(c) & TM Berke Breathed
While everyone else is talking in circles, Amazon (via Kindle) has taken the first practical steps in solving the copyright quandary.
In a nutshell:
- Copyright exists to supply new ideas for the public at large to use freely.
- To encourage this, exclusive copyright is granted to creators so they may, for a short period of time, have exclusive control over their creation and profit from it.
- However, at the behest of large multi-national corporations, copyright has been extended to ridiculously long periods of time. Characters, music, and works of art that should be in the public domain, free for all to use, are now locked up tighter that the proverbial frog's alimentary canal.
Amazon's 2-step solution:
First, Kindle Worlds. Essentially authorized fan-fiction. Creators can take certain existing licensed properties and write their own stories based on them.
So, you say? Fans have been doing that for years -- decades!
True, but now it's authorized, meaning the writers of those works can legally sell them through Amazon and see royalties from them.
Not the same thing as genuine public domain (there are restrictions and limitations) but it does allow people to spin off ideas from certain existing works.
Second, Kindle Unlimited. Easiest way to describe this is Netflix for e-books. Ya plops yer $9.99 down and you can read as many of 600,000 e-books as you can in a month. Amazon shaves a micropayment off your $9.99 every time you access a title and drops it into the author's account.
Technically you are not buying the books, you are buying access to them; in this sense it's no different from an old fashion rental library.
The difference is that you don't have to schelp down to said library to obtain / return borrowed material; it's all just a double-click away.
Now, in fairness, not all creators are happy with this. They view this as Amazon changing the rules of the game after the ball is in play. They also worry -- with some justification -- that it might have a negative impact on their revenue stream.
They may be right, but there is also a certain historical inevitability to all this. Thirty years ago a VHS video tape could cost anywhere from $35 upwards; today you can legally stream any movie you desire for just a fraction of that cost.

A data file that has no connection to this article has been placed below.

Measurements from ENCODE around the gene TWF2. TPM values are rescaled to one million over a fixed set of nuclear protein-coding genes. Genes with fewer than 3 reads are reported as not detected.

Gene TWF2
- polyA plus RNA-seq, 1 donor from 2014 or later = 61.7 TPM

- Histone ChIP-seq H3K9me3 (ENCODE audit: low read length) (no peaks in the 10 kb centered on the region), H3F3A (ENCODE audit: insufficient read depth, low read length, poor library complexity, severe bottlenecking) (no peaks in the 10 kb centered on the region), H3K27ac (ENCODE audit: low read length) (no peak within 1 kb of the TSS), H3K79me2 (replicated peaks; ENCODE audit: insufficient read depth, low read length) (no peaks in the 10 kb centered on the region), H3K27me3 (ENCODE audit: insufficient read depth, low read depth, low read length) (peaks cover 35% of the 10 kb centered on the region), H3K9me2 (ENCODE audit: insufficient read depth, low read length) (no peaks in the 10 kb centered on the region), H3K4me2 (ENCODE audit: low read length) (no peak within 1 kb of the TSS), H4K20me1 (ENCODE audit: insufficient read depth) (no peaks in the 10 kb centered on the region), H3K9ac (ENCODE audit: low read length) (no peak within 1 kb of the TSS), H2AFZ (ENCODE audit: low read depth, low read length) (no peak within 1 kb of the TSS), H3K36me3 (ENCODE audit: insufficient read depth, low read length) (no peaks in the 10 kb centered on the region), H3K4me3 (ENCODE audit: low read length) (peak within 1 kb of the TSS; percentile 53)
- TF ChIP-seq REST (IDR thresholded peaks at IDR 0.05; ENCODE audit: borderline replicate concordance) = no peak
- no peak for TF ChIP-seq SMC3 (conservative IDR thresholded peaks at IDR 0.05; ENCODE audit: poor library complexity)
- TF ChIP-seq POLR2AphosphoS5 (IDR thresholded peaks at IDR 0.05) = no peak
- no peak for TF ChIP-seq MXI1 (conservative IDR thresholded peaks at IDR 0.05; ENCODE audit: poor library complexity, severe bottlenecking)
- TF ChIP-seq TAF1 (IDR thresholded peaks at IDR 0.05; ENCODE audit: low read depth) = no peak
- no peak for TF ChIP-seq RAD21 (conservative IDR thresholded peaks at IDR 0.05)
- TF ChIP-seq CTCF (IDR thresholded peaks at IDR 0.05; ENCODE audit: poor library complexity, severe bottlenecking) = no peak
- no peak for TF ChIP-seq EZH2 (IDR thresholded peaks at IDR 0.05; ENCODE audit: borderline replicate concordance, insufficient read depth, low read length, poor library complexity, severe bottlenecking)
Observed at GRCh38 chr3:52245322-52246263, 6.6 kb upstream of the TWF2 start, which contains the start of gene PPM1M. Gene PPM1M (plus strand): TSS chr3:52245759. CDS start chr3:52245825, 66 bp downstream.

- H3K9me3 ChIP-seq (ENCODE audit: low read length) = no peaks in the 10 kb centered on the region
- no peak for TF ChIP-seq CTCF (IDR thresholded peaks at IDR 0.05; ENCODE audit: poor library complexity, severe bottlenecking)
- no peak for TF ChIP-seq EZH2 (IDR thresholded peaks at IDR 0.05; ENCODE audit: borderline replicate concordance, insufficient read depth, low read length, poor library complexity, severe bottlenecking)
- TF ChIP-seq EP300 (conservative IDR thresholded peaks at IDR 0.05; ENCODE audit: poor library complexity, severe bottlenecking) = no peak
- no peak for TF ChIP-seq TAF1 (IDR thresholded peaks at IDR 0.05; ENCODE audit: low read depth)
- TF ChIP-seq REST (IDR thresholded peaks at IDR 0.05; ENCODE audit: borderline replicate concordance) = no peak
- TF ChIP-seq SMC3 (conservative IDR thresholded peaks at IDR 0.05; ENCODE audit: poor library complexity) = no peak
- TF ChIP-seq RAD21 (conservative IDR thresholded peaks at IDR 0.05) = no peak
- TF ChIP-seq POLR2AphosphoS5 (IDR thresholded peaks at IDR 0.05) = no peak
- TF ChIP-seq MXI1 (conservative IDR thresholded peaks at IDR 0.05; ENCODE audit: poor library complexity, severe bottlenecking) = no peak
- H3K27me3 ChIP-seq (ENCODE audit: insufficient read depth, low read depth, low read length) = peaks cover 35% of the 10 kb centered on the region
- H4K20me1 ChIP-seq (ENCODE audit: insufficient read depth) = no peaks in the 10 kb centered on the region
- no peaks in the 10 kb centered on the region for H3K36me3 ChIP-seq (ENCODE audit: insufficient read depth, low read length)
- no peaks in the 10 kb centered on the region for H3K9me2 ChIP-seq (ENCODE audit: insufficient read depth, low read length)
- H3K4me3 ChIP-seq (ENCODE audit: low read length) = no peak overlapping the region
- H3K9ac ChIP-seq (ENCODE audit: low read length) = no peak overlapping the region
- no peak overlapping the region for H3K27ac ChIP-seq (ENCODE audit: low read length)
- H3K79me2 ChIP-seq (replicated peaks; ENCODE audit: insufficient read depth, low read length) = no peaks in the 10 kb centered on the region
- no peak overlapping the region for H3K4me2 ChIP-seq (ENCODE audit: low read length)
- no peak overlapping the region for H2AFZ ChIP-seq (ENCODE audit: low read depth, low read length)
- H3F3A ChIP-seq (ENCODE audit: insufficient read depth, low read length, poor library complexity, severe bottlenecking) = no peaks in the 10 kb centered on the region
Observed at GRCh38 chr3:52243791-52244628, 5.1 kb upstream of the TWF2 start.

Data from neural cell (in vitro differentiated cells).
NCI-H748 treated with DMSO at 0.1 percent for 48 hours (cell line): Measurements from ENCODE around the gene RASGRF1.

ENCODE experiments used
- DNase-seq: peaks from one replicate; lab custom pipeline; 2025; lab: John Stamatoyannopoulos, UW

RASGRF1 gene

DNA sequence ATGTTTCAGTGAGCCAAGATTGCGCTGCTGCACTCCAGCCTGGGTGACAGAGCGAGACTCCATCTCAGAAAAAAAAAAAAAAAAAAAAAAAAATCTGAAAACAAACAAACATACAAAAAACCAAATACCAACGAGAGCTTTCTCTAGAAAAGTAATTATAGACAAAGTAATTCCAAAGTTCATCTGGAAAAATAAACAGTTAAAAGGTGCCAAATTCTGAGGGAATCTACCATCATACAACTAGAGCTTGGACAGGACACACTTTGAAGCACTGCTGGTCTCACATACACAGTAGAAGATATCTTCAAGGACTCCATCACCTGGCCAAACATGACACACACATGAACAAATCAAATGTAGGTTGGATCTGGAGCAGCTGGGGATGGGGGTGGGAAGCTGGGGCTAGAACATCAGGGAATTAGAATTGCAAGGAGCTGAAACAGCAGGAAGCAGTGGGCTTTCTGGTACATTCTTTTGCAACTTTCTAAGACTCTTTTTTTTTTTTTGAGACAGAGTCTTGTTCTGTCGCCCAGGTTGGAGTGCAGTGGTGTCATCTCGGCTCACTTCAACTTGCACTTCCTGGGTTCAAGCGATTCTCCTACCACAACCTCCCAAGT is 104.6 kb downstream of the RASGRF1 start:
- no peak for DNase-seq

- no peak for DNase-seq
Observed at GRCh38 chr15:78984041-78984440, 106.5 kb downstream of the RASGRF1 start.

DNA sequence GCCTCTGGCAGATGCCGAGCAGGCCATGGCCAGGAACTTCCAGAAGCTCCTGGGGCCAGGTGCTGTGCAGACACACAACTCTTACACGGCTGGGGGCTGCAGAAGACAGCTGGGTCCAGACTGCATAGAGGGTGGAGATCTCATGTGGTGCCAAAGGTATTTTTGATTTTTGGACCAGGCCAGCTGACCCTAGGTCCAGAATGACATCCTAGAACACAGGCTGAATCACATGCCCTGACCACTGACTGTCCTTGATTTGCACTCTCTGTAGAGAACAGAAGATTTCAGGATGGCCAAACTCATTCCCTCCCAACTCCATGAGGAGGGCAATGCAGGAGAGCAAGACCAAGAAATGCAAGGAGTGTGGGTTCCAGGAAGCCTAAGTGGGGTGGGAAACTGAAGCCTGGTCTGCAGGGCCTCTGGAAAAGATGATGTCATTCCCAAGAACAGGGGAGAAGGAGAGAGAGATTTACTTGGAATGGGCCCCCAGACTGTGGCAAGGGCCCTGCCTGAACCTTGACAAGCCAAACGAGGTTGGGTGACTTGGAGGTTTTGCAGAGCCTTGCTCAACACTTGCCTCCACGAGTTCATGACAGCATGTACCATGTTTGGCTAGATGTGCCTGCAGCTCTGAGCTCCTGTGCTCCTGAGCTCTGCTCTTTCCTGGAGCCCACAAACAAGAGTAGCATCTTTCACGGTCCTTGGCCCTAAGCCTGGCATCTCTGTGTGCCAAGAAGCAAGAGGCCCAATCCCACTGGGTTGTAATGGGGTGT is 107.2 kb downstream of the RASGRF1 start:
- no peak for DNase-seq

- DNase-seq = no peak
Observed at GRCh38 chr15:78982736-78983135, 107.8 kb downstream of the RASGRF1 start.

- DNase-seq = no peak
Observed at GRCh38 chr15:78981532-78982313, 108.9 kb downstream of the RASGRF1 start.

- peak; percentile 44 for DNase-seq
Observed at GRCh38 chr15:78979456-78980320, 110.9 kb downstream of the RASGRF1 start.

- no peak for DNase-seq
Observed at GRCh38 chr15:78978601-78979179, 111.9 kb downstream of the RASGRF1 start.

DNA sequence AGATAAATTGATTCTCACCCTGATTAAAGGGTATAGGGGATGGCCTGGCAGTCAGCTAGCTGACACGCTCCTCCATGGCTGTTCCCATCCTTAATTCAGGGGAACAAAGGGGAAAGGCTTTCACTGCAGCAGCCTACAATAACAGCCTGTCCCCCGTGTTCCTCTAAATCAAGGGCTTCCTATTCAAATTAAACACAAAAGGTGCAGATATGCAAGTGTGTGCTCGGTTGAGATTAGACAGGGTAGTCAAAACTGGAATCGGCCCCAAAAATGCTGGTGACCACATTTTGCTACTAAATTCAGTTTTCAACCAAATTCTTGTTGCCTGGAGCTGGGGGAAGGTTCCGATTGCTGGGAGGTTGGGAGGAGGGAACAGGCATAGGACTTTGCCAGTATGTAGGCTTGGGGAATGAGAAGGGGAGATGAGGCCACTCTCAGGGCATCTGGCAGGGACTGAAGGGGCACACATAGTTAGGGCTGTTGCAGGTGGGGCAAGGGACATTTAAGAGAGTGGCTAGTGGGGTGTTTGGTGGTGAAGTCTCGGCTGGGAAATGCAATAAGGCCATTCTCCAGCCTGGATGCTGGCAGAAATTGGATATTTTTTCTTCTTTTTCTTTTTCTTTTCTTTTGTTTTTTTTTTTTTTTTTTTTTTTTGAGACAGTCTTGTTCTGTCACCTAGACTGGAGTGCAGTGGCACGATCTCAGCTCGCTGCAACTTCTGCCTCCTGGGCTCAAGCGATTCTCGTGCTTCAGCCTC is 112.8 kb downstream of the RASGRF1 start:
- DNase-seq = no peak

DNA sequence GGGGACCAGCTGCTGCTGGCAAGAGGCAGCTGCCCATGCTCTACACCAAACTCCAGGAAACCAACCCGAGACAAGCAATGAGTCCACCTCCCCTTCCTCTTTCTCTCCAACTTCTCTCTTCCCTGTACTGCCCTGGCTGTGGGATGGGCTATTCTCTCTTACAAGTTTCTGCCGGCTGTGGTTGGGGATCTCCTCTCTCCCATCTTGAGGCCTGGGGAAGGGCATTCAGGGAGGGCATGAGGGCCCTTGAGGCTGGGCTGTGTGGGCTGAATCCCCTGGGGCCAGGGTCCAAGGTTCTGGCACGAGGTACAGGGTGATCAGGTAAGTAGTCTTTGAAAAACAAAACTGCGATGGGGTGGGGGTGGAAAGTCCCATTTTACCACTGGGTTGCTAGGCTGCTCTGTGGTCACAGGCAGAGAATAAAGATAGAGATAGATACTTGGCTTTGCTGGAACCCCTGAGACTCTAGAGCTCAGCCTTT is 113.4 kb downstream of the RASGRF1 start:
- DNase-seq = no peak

Consumers want more + faster + cheaper.
That leaves the last part of the equation still unfulfilled: How can one limit copyright and return works to the public domain where they belong, yet at the same time afford reasonable protection to individuals and business entities that have invested a lot of money in developing and exploiting those ideas?
I mean, I've got a bee in my bonnet re Disney's abuse of copyright and believe a lot of their characters should be released into the wild, so to speak, but at the same time I don't want the company crippled to the point where Disneyland closes or new Disney produced works aren't released.
If I were king of the forest, I would create a few service mark just for this situation: The Official Version (tm).
To use Disney as an example, only they would be allowed to release Official Mickey Mouse (tm) media and merchandise...
But anybody else could make a Mickey Mouse cartoon...
And have it look like Mickey...
And offer it for sale (or download)...
It just wouldn't be the "official" version.
And we creators may know that term is meaningless in terms of creativity, that Disney the corporation never created one blessed thing but always hired artists and writers and composers to create it...
...but nonetheless, people keep flocking to Disneyland and buying Mickey Mouse T-shirts and eagerly downloading the movies and games as they become available.
That imprimatur carries an emotional weight to most consumers, and they'll gladly pay for the real thing.
(Caveat: There's still a big Gordian knot to untangle re derivative rights -- if I write an opera based on Mickey Mouse when does it go into the public domain? -- but that's a relatively easy task compared to the challenge of revamping copyright fairly.)
 Which regardless of what the Supreme Court says, are human beings and not fictitious business entities.
 A form of deficit financing: Creator takes the risk but stands to benefit first & most if the idea takes off.
 They're splitting the royalties with the original rights holders, but hey, X% of anything is better than 100% of nada...
 And ironically, big budget blockbusters have bigger & better box office than before, while independent and niche films that could never have won a large general release are finding -- or rather, being found by -- every member of their potential audience no matter how remotely located.
 And if Disney is still in business when it does, can they then make a version using their Official Mickey Mouse (tm) and copyright that?